A few days before the start of what was anticipated as the “recovery holidays” in the Philippines, Typhoon Rai – the most devastating of the 15 tropical cyclones to hit the country this year – has destroyed much of the archipelago, causing serious damage. human and material losses. The damage to the local population already amounts to about 400 fatalities and almost a million displaced people. Experts explain that the speed with which this storm intensified exceeded all predictions. The UN agency for climate change warns that the frequency with which these types of natural disasters occur has increased.
“The situation evolved too fast. Our models were unable to predict how the storm intensified; it surpassed all of our predictions, ”explains Nikos Peñaranda, a meteorologist specializing in storms at the Philippine National Bureau of Meteorology.
According to the latest balance provided by the National Police this Wednesday, 375 people have lost their lives, 56 are still missing and 500 have been injured. More than 417,000 people are housed in evacuation centers and more than 244,000 with host families. The UN Office for the Coordination of Humanitarian Affairs estimates that 1.8 million people are affected. The Department of Social Welfare and Development has stressed that the problems of internet access are representing “a huge challenge when it comes to collecting data on the affected population.”
The Secretary of National Defense, Delfin Lorenzana, ordered on Monday to deploy all available resources to bring essential goods to the affected areas. Thousands of military, police and coast guards are delivering food, drinking water and medical supplies to survivors, who are struggling to find essentials.
The United Nations has described as “absolute devastation” the areas most affected by Rai, such as the tropical paradises of Siargao and Bohol, which have been unrecognizable after the floods caused by the typhoon. These popular tourist destinations were expecting to see an increase in visitors during the holidays following the recent relaxation of measures to combat the pandemic. The owners of businesses focused on tourism hoped to alleviate the impact that international travel restrictions have had with the arrival of Filipino families, who often choose Christmas to visit the most famous beaches in the country. However, dozens of flights remain suspended and travel by land and sea has been banned in the worst affected regions.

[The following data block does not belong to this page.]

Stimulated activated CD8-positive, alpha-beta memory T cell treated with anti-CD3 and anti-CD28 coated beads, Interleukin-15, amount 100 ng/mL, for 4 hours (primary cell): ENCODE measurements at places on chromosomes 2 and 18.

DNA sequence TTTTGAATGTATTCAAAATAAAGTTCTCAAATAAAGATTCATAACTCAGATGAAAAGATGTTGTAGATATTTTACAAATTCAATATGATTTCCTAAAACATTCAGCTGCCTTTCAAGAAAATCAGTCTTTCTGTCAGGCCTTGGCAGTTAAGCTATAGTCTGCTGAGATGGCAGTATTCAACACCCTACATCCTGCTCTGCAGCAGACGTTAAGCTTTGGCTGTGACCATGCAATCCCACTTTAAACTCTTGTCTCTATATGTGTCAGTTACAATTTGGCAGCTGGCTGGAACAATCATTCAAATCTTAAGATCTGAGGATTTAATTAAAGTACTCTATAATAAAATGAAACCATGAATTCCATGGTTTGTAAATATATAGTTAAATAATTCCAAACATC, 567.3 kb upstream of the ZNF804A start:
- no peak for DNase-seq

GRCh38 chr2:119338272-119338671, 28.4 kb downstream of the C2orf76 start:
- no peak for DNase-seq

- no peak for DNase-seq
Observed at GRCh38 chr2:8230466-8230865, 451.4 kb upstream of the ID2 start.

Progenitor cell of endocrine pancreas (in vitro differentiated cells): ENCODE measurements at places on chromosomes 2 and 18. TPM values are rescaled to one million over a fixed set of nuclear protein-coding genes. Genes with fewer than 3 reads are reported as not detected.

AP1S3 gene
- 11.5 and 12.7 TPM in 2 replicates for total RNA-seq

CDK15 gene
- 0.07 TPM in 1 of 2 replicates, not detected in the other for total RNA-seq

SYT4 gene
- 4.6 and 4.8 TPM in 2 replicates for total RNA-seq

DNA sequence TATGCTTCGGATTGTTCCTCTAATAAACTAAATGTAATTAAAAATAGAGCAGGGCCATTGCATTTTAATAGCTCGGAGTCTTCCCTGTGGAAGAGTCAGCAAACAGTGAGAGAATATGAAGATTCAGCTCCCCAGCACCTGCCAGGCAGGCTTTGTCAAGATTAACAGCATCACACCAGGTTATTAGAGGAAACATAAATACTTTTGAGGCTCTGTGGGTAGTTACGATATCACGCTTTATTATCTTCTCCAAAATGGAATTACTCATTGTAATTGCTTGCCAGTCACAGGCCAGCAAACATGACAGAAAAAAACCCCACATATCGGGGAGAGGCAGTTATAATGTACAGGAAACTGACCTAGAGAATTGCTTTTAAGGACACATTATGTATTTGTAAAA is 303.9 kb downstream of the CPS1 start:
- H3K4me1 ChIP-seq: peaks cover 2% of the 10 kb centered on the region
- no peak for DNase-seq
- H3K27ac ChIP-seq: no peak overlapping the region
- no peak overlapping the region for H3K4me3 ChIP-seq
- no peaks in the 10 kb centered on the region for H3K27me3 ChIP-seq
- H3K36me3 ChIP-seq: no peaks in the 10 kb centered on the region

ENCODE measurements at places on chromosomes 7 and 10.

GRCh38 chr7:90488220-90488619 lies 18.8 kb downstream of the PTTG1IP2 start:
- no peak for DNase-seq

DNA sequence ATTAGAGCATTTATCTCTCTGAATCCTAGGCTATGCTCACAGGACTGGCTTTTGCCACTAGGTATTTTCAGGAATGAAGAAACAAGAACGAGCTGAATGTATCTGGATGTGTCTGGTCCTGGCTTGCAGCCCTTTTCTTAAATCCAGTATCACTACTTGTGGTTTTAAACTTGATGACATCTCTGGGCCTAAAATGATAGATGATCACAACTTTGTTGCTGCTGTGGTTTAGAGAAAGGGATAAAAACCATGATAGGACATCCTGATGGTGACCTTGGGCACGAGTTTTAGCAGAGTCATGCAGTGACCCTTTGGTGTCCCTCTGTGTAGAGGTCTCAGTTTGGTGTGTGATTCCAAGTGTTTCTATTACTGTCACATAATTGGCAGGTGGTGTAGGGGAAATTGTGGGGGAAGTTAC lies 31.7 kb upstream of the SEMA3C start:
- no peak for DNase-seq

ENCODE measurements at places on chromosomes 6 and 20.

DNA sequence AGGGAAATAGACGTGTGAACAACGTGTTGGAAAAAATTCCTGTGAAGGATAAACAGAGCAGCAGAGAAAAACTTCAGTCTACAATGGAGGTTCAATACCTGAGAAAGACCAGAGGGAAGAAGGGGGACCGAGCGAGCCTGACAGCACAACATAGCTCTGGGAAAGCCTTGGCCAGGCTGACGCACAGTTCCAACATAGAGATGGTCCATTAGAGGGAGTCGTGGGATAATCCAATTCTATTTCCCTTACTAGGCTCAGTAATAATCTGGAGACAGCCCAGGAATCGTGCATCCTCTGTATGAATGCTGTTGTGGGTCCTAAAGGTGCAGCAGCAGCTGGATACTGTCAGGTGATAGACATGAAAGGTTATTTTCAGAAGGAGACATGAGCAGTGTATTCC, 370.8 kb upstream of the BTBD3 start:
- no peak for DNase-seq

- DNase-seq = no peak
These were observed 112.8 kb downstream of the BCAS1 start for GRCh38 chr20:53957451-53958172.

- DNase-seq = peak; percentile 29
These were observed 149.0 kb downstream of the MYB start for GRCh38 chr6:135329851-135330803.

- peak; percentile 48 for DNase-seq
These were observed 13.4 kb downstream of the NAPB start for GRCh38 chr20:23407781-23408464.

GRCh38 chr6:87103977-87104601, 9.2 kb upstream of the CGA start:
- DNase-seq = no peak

President Rodrigo Duterte visited Bohol (where an estimated 96 people have died) over the weekend. The island’s governor, Arthur Yap, continues to ask the government to send aid as soon as possible, warning that, almost a week after the typhoon struck, most of the 1.2 million inhabitants of Bohol are still without electricity and telephone network. In an interview with DZBB radio station on Tuesday, Yap thanked Duterte for his visit, but warned that “if they don’t send us money for food, the soldiers should come because looting will start soon.” He affirms that the 35,000 food packages that he had been promised – a figure that would continue to be scarce for the 375,000 families that live in the province – have not yet arrived.
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Despite the fact that Duterte has recognized that the Philippines has “enormous debts” for the management of the covid-19 crisis, the president is trying to release funds worth 4,000 million Philippine pesos (about 71.2 million of euros) to mitigate the damage. He has promised that 2,000 million pesos (35.6 million euros) would go to local authorities and the other 2,000 million to aid for survivors.
Typhoon Odette, the name it receives in the Philippines, made landfall at least nine times between December 16 and 17, forcing the inhabitants of 35 provinces, distributed throughout the ten island groups that make up the Philippine archipelago, to evacuate. During its relentless advance, which caused torrential rains and gusts of wind that reached 210 kilometers per hour, the typhoon uprooted coconut trees, knocked down power poles and destroyed more than 61,900 homes.
“We are fighting a catastrophe. It’s Haiyan again, ”says Richard Gordon, head of the Red Cross in the Philippines. Super Typhoon Haiyan was one of the most intense tropical cyclones in modern history, and the deadliest in the annals of the Philippines, killing a tragic 6,300 in November 2013.
In the past three decades, the Philippines has recorded at least 205 tropical cyclones, the highest number among all Asian nations, according to the EM-DAT atmospheric disaster database from the University of Leuven. Virtually all have had fatalities and caused material damage estimated in millions of dollars. In that period of time, China, the second country most affected by these types of storms, has registered 139.
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